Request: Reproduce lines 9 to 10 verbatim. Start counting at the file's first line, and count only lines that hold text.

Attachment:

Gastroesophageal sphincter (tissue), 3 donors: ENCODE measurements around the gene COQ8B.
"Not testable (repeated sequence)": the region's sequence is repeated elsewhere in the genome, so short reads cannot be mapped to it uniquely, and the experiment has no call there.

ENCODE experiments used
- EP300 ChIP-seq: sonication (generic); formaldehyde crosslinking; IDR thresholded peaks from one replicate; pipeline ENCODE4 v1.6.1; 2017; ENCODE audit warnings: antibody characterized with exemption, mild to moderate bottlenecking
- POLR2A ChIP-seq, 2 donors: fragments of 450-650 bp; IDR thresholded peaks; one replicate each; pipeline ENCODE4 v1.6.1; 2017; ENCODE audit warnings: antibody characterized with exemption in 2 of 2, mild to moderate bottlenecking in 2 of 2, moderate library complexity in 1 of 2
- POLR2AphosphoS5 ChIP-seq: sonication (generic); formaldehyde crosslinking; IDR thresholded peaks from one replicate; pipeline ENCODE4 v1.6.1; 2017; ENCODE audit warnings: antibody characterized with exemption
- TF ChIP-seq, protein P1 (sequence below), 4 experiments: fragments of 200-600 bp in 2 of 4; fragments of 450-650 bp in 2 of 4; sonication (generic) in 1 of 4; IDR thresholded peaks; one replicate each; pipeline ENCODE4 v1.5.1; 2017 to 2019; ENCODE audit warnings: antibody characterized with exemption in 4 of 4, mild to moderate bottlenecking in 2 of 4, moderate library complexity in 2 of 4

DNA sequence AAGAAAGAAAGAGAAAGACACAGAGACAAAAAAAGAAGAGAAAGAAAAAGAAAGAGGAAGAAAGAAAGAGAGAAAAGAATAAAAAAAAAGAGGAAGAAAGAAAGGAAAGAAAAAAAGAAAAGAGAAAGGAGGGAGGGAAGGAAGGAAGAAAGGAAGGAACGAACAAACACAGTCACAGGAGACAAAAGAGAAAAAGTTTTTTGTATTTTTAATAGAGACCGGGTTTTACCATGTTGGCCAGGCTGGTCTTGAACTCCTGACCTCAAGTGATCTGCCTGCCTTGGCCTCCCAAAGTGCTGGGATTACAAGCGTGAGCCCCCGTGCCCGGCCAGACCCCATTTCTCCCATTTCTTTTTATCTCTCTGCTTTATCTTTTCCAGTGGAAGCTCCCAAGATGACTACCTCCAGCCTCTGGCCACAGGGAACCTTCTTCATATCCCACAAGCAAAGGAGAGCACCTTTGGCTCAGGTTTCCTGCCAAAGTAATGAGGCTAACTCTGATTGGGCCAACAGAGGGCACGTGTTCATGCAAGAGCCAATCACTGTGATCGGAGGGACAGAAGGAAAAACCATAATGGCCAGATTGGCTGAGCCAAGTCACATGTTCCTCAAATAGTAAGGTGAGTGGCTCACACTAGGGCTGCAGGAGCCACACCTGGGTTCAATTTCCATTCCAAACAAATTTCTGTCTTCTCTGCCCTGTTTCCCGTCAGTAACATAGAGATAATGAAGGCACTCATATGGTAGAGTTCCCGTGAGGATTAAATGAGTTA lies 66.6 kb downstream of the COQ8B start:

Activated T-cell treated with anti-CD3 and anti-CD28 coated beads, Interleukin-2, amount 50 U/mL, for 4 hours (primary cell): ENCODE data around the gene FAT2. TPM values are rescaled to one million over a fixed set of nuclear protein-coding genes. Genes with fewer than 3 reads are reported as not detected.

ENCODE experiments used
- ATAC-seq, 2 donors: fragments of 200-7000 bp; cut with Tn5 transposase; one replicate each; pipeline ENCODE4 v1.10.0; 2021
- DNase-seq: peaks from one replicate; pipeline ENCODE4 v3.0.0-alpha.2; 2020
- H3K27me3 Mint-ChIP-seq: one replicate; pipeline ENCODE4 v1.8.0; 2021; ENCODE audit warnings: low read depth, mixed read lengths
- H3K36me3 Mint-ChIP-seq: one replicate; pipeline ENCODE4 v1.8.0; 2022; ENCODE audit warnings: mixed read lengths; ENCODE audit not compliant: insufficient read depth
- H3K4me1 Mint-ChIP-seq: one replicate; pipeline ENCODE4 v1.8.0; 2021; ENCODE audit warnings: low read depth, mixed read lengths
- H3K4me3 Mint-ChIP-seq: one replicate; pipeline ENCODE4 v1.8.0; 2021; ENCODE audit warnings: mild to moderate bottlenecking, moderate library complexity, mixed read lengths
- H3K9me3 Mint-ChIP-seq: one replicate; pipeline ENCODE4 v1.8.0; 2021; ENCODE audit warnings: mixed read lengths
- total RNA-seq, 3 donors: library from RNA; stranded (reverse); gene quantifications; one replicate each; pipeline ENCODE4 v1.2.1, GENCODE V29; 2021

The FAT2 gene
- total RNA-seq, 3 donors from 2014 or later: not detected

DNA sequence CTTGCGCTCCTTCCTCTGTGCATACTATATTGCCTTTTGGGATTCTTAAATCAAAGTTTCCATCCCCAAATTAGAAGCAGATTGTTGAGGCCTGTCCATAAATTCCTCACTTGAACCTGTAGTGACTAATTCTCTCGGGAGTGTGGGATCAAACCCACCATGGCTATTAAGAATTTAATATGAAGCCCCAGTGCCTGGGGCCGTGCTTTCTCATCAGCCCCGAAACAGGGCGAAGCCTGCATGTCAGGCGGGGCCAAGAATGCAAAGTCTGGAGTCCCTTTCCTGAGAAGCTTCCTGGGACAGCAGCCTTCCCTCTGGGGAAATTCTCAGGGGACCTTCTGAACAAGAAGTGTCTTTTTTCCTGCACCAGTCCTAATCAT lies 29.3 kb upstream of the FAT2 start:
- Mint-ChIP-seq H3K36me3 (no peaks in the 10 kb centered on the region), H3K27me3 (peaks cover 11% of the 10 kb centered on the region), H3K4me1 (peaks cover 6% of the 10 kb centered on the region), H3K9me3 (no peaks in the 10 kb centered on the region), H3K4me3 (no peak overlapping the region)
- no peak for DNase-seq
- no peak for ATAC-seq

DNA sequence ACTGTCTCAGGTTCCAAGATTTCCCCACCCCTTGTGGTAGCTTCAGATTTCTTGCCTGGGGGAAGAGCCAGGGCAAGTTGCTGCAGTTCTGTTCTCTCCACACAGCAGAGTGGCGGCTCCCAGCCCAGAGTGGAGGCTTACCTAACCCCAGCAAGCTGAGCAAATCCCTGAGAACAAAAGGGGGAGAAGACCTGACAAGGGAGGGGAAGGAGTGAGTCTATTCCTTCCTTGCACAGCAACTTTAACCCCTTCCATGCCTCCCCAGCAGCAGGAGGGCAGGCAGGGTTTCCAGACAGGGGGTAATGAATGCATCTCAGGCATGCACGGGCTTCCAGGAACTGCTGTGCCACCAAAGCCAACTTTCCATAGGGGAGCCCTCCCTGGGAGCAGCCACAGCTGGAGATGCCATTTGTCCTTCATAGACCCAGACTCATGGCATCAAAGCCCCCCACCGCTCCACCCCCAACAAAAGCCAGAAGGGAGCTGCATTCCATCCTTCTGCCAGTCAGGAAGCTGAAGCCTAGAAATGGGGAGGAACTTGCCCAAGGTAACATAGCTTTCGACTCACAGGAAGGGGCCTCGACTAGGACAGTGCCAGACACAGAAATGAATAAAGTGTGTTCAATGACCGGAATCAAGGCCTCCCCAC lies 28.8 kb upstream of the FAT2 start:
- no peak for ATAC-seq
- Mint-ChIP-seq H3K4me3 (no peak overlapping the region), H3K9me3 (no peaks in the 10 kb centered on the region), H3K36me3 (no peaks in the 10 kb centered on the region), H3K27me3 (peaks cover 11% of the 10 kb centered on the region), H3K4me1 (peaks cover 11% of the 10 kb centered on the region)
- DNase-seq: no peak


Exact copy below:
Activated T-cell treated with anti-CD3 and anti-CD28 coated beads, Interleukin-2, amount 50 U/mL, for 4 hours (primary cell): ENCODE data around the gene FAT2. TPM values are rescaled to one million over a fixed set of nuclear protein-coding genes. Genes with fewer than 3 reads are reported as not detected.

ENCODE experiments used